Ownership has its privileges, and few owners in professional sports have used — and abused — their inalienable rights better than Donald Sterling, the billionaire slumlord who has treated the Clippers like one of his rundown rental properties for more than three decades.
Yet, membership has its privileges, too. And as the outrage over Sterling’s most recent alleged racist remarks reverberated far beyond the NBA’s hardwood boundaries — by Monday, everyone from President Obama to Snoop Dogg had weighed in with an opinion — the ball remained in the same court it always did.
That’s with the other 29 members of his exclusive club, his business partners in NBA ownership. They are the ones who must finally decide what to do with the shameless bigot in their midst, the guy whose bizarre, offensive views have been public knowledge for a lot longer than Chris Paul’s crossover dribble.
The NBA is scheduled to make an announcement at 2 today regarding its initial investigation of Sterling. At a harried press conference over the weekend, after the Clippers owner’s alleged comments were first reported by TMZ, league commissioner Adam Silver referenced the “broad powers” at his disposal. But just how far he’ll go remains to be seen.
A suspension seems likely for Sterling, maybe an indefinite one pending a full review by the NBA’s board of governors. Silver also has the ability to fine an owner up to $1 million for “conduct prejudicial or detrimental” to the league, according to Gabe Feldman, director of Tulane University’s Sports Law Program. But that seems like a relative pittance for a man whose personal net worth is estimated at nearly $2 billion.
And while the calls for Sterling to sell the team are coming from all corners now — “There is no room for Donald Sterling in our league,” four-time MVP LeBron James said last Saturday — there’s no clear indication the NBA is able to force it to happen or that Sterling would do so willingly. (Ironically, Magic Johnson, whose name is at the center of those audio recordings TMZ released, is one potential buyer, Yahoo! Sports reported.)
The timing of today’s planned NBA announcement is no coincidence. The Clippers have a game to play tonight, and the league would prefer not to have another scene like the one it saw Sunday, when players silently protested with a variety of uniform alterations — inside-out warm-up jerseys, black wristbands, and so on. They stopped short of boycotting the game, but left that option on the table if the league failed to take disciplinary action.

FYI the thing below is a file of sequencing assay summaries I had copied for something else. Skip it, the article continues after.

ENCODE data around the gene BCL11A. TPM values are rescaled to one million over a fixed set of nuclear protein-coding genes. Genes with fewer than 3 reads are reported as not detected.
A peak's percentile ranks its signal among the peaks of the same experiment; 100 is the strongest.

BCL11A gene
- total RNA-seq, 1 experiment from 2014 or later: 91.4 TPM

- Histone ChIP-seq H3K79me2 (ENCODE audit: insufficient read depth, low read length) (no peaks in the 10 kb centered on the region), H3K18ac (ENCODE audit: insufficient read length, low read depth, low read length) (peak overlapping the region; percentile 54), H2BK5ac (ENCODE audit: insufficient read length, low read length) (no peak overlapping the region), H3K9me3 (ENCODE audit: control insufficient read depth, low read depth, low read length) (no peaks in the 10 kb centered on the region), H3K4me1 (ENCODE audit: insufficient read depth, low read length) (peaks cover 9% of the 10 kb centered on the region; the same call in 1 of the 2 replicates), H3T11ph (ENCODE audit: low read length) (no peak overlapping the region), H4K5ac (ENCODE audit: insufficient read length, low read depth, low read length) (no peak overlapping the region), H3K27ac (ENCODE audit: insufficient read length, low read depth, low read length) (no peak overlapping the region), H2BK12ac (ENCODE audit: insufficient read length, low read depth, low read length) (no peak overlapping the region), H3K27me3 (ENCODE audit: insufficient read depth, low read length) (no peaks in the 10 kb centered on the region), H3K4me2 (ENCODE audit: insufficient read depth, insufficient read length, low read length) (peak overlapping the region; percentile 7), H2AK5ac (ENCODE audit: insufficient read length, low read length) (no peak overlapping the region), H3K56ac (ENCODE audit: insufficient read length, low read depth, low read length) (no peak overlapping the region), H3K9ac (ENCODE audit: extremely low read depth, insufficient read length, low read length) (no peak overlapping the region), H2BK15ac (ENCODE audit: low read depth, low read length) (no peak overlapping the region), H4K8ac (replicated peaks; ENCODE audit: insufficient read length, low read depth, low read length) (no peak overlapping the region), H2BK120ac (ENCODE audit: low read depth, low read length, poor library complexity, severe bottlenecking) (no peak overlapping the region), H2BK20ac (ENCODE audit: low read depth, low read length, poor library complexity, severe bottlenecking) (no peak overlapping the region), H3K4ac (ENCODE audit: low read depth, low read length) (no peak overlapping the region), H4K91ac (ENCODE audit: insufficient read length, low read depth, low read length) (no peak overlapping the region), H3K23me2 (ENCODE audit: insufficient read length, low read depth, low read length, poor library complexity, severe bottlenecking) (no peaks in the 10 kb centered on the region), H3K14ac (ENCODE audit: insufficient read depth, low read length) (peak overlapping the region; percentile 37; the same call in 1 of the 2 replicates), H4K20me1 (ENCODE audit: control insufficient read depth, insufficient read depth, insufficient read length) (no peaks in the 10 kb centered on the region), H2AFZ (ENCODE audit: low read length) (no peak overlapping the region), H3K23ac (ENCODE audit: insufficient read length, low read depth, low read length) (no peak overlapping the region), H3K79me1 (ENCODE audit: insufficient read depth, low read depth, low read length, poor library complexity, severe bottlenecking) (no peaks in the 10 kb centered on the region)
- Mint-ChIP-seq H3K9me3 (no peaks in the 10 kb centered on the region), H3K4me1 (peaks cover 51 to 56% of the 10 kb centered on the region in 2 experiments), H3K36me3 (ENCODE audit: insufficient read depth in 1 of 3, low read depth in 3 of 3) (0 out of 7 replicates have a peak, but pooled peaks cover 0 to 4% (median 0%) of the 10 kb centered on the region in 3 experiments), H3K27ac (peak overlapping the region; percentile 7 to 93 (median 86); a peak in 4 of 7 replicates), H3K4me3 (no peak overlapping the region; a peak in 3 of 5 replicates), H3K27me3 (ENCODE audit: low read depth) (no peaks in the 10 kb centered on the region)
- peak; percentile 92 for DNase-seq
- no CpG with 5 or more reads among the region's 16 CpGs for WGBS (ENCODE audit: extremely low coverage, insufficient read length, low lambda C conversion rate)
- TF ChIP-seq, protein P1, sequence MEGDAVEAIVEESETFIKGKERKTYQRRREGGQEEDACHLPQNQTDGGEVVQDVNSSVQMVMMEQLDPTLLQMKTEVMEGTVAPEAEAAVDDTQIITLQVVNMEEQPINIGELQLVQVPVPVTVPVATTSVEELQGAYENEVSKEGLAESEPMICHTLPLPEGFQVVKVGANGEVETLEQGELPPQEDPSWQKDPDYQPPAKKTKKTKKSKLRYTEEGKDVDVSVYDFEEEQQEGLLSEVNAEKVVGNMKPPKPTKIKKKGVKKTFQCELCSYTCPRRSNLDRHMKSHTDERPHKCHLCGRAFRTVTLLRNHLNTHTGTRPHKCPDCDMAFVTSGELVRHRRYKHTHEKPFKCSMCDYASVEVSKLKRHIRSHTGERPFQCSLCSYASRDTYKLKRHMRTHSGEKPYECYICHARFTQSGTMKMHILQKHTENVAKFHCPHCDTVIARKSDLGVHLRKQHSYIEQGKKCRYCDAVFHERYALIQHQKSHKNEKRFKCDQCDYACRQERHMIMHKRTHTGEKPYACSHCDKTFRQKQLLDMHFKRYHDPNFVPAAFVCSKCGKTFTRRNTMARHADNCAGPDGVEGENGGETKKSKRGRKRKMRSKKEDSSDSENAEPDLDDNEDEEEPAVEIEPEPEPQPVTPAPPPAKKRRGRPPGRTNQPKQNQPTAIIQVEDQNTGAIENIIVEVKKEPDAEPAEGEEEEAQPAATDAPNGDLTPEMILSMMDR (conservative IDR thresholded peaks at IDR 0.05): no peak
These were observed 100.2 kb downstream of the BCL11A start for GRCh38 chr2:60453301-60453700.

The league could’ve done something — anything — a long time ago. Because while this venom Sterling was reportedly spewing to his Wikileaks girlfriend is abhorrent, it hardly seems like an aberration coming from the NBA’s longest-tenured owner.
The stories about Sterling go back to his earliest days in the league when, according to former Clippers general manager Paul Phipps, in a story relayed by author Jeff Pearlman, Rollie Massimino stormed out of a coaching job interview with the owner after he used a racial slur to describe his players.
In 1996, Sterling was sued by a former employee for sexual harassment, a case that was settled out of court confidentially. But the disturbing details of that case later surfaced, along with more of Sterling’s misogynistic rants, when the Clippers owner sued another mistress six years later.
In 2009, he paid a then-record $2.75 million settlement in a federal housing discrimination lawsuit in which court depositions showed a disgusting pattern of trying to run off African-American and Hispanic tenants. He also was sued by his former general manager, Hall of Famer Elgin Baylor, who claimed Sterling’s ultimate goal was to fashion a plantation-style team of “poor black boys from the South ... playing for a white coach.”
Yet, amid all these accusations, nothing ever happened. Perhaps that’s because Sterling’s Clippers essentially were the league doormat, poorly run and perennial losers.
Or perhaps it’s because billionaires and morality clauses often make strange, uncomfortable bedfellows.
Still, it’s a shame former commissioner David Stern, a social progressive in many ways, never saw fit to punish him during his extended stay in office. He found time to institute a dress code for players in an attempt to preserve the league’s image and sense of “professionalism.” But he never found a way to reprimand Sterling for institutionalized harassment?
As another Hall of Famer, Kareem Abdul-Jabbar noted in an op-ed he wrote Monday, it does seem a bit unseemly now for everyone to suddenly take a stand.
Sacramento Mayor Kevin Johnson, a former NBA star and current chairman of the search committee to find a new players’ union executive director, seemed to echo that sentiment in a strongly-worded letter demanding action from Silver. Among the requests was one asking for an “explanation of why the league has not taken action against (Sterling) to date given the code of conduct that exists for players and owners alike.”
Good luck getting a straight answer on that one.
But just remember, whatever is said today, the commissioner works for the owners and not the other way around — a fact that often gets lost when we discuss the four major U.S. professional sports leagues.
And whatever action is taken now, it won’t change the years of inaction from those who surely knew better.
They own the league — and everything in it — and they always have.